The issue is how to proceed and what resources are there for this. My instinct is that it is about a shift in language to help develop a new understanding and the idea of kenosis. Perhaps the challenge is to feel where people and place are condensing, and use a language that is about coming together to create space to discover G-d. If I was pushed I would say a more helpful wording is that we need co-create G-d with the community, we need the community to help us find the hide and seek God, who at the moment of capture hides, is seen through the trees, and formed as we share with one another the glimpses we see. The space to do this can only be created as people and place come together in relationship, as we empty ourselves of what is gone before and discover the self emptying G-d as christ in incarnated amongst us.
George Lings suggested at Breakout Fresh Expressions that the centre moves with the edge, and this in part a reflection on modal and sodal approaches to church and mission. I have found this language problematic for a number of year (see here) and indeed blogged once that we are simply rearrangement the chairs on the titanic. It presupposes that the paradigm (ship) we are in is basically ok, however I think the radical ecclessiology is yet to be formed and we only begin to make headway with this by creating new models of church (being and doing) that take us out of the current paradigm, and in the next post I will write about some of what we need to give up to help break out, and I have written extensively in the past on the heretical imperative that is part of this process.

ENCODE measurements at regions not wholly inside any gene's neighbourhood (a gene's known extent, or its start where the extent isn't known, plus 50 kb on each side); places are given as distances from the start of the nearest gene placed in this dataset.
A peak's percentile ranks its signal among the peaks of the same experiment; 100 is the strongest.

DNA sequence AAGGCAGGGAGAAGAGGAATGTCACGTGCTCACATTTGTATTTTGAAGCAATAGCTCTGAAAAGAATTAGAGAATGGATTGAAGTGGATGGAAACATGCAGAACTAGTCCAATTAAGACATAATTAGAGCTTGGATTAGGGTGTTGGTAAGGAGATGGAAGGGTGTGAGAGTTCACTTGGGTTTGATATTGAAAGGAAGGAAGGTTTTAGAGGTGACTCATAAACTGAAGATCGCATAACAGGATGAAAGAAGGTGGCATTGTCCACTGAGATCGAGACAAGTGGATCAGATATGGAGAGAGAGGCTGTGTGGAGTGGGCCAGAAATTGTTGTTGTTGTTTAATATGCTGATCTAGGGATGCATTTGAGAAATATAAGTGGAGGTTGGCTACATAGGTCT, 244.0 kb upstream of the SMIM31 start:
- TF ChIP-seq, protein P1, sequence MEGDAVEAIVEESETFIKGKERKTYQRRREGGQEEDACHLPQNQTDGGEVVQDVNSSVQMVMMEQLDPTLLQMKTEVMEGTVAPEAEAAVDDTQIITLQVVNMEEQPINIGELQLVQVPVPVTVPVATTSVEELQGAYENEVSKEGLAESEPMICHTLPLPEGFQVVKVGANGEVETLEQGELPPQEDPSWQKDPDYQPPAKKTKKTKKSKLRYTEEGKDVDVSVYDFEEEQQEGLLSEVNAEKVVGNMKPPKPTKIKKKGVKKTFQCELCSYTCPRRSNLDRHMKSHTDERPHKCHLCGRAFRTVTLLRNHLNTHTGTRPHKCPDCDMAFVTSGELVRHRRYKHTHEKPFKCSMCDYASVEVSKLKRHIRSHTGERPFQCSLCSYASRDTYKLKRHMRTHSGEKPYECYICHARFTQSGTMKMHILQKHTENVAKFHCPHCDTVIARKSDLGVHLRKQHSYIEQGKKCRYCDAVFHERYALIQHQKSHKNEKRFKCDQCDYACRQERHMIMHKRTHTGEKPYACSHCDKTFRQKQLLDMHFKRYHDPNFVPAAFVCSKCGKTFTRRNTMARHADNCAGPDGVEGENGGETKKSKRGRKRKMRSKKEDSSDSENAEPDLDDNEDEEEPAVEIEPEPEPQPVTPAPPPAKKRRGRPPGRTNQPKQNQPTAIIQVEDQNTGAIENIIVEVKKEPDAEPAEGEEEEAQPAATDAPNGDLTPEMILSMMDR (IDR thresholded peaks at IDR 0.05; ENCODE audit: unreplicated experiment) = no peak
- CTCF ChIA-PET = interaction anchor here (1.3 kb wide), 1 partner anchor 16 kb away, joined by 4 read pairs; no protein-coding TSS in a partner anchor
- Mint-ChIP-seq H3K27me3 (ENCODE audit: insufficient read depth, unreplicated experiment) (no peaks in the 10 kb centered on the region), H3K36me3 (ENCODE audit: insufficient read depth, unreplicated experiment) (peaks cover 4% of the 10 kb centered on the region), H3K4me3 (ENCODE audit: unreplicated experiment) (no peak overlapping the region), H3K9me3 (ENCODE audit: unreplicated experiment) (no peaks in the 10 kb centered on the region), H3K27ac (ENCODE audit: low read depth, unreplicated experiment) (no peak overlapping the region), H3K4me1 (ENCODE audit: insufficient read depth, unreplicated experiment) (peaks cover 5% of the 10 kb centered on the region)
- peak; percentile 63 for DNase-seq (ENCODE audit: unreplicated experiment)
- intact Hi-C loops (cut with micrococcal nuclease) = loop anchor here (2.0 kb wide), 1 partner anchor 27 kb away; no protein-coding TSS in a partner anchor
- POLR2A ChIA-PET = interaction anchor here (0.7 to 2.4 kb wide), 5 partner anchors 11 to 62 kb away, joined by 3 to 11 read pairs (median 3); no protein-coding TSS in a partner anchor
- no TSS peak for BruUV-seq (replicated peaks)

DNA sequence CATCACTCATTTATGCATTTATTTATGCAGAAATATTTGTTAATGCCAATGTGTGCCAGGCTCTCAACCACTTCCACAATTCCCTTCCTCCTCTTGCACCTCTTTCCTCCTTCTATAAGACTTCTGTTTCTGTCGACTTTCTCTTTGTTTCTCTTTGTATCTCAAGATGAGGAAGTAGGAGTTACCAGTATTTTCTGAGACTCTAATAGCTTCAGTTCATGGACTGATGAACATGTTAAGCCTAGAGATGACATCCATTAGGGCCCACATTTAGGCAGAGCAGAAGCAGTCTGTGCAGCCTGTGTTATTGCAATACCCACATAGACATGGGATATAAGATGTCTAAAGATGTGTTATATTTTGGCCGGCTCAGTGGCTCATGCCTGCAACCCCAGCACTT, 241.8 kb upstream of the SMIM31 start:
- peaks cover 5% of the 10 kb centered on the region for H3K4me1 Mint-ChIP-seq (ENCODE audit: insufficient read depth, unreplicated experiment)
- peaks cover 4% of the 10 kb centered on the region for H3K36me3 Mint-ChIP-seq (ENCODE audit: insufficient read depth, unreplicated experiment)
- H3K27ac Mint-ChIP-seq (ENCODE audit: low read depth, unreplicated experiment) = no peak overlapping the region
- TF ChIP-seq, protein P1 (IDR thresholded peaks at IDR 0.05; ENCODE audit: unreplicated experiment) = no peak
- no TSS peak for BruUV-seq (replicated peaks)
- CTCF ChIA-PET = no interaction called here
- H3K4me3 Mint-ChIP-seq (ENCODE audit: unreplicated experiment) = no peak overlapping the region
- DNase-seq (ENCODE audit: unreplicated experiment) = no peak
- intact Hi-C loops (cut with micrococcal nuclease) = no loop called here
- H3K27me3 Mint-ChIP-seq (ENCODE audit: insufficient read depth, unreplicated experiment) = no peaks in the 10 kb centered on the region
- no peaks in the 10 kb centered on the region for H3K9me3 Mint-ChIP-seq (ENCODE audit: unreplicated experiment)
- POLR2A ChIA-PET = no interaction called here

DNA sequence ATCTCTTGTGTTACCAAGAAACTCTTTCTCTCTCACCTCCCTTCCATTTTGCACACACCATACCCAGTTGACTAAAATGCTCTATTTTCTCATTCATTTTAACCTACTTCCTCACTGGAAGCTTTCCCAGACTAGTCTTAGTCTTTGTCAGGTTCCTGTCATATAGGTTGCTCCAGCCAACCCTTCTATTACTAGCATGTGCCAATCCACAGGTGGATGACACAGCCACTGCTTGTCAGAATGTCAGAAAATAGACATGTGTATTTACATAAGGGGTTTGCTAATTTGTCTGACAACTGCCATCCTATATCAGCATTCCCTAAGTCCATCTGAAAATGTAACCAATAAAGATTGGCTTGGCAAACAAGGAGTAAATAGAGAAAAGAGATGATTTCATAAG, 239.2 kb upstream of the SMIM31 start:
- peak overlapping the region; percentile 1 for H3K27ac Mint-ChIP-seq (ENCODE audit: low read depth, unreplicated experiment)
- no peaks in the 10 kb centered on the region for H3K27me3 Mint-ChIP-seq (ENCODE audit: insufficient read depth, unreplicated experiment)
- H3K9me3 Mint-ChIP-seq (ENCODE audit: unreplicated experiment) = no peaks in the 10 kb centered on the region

Therefore with no centre and edge, in and out on the third image I suggested that perhaps a better metaphor was that of a heat map. Firstly I think we need to use metaphor much more, as it can be more expansive, less defined and helpful as we feel our way around the new paradigm. I like the heat map and particularly the image of energy condensing or gathering. A space can become dense with the energy of the go between relational g-d, the people, and the place, that in a paradoxical way creates a thin place, where the walls are dust. See (people + place) x relationship=space
The second image was a wall that had been knocked about a bit, the plaster was crumbling, it had been patched, but may not stand for too long. My words for this slide were: In StreetSpace We call the walls to dust, beyond the old notions of centre and edge, there is no longer in and out, us and them, christian and non christian, kingdom and church, sacred and secular, we journey together and We call the walls to dust.
I could go on naming the walls, and many us would have different walls we need to call to dust. After doing my talk, one of the organisers tapped me on the shoulder and asked me to leave the room with her. Immediately my own insecurities from being called to the headmasters office (and on more than one occasion being beaten as a result) as a child flooded back. Here I was a 44 year old man, following the radical Christ, going on demos, and generally getting up the nose of the institution, still panicked, by a tap on the shoulder, and thoughts I had done something wrong. This was not the organisers intention, indeed I was simply being asked to run an additional workshop, but something triggered this strange response and it is going to take me a long time to call that particular wall to dust.